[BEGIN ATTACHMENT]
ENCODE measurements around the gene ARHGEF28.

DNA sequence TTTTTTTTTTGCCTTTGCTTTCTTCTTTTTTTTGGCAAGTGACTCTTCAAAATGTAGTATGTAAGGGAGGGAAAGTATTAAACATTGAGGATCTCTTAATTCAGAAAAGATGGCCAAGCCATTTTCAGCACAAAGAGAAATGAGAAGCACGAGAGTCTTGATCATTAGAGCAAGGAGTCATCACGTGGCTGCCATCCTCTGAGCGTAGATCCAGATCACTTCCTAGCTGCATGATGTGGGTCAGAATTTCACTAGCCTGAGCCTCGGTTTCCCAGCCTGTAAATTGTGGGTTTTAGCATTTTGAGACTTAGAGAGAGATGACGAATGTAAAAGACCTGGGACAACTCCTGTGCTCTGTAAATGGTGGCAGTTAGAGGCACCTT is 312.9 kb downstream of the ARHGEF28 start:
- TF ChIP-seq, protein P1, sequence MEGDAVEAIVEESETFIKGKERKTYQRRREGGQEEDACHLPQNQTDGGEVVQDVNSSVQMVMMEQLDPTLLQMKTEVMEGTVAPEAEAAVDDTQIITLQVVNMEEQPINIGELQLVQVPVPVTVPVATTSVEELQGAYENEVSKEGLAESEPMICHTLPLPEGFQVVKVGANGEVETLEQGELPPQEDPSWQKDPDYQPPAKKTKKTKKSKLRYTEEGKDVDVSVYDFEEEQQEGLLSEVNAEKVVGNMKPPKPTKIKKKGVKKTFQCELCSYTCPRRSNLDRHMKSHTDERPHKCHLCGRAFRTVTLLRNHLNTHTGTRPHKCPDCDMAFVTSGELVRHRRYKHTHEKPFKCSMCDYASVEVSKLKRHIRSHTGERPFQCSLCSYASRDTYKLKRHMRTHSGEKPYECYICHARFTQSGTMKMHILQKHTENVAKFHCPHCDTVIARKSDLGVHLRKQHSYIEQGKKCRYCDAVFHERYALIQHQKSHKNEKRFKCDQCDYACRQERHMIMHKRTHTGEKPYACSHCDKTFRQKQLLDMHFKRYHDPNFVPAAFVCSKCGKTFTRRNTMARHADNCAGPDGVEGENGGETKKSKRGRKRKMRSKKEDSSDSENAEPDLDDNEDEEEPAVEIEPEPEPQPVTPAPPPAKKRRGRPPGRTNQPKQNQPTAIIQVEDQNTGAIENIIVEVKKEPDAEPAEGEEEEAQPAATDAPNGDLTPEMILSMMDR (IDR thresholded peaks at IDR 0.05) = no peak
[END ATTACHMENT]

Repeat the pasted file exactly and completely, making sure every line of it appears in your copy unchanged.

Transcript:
ENCODE measurements around the gene ARHGEF28.

DNA sequence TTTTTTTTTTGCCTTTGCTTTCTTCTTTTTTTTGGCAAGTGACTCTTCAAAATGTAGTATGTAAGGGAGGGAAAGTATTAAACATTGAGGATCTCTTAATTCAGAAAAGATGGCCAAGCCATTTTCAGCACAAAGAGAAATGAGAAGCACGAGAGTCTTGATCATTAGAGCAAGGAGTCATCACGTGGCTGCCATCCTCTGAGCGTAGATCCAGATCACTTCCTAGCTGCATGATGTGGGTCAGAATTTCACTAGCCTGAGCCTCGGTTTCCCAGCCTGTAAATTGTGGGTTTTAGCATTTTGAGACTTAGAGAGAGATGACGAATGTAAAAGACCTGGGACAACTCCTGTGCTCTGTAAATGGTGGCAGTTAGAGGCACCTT is 312.9 kb downstream of the ARHGEF28 start:
- TF ChIP-seq, protein P1, sequence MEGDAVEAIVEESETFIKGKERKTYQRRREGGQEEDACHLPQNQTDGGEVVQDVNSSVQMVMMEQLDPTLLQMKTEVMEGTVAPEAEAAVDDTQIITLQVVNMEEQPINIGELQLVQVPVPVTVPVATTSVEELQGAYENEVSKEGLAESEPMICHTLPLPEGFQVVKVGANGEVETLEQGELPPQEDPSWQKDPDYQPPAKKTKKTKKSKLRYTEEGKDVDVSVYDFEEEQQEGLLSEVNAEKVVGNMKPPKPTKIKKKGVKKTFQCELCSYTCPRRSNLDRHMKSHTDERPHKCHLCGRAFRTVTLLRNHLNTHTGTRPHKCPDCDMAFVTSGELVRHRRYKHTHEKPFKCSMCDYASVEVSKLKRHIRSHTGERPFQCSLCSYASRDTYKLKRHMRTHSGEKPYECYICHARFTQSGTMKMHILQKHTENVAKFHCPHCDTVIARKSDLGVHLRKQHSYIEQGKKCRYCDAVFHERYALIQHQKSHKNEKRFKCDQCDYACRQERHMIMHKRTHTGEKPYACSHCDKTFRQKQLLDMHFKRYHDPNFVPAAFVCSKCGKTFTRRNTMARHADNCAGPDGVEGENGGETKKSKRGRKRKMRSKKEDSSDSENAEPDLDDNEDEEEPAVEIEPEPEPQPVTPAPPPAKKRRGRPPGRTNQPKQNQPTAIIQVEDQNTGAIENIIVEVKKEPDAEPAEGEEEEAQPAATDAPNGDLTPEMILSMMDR (IDR thresholded peaks at IDR 0.05) = no peak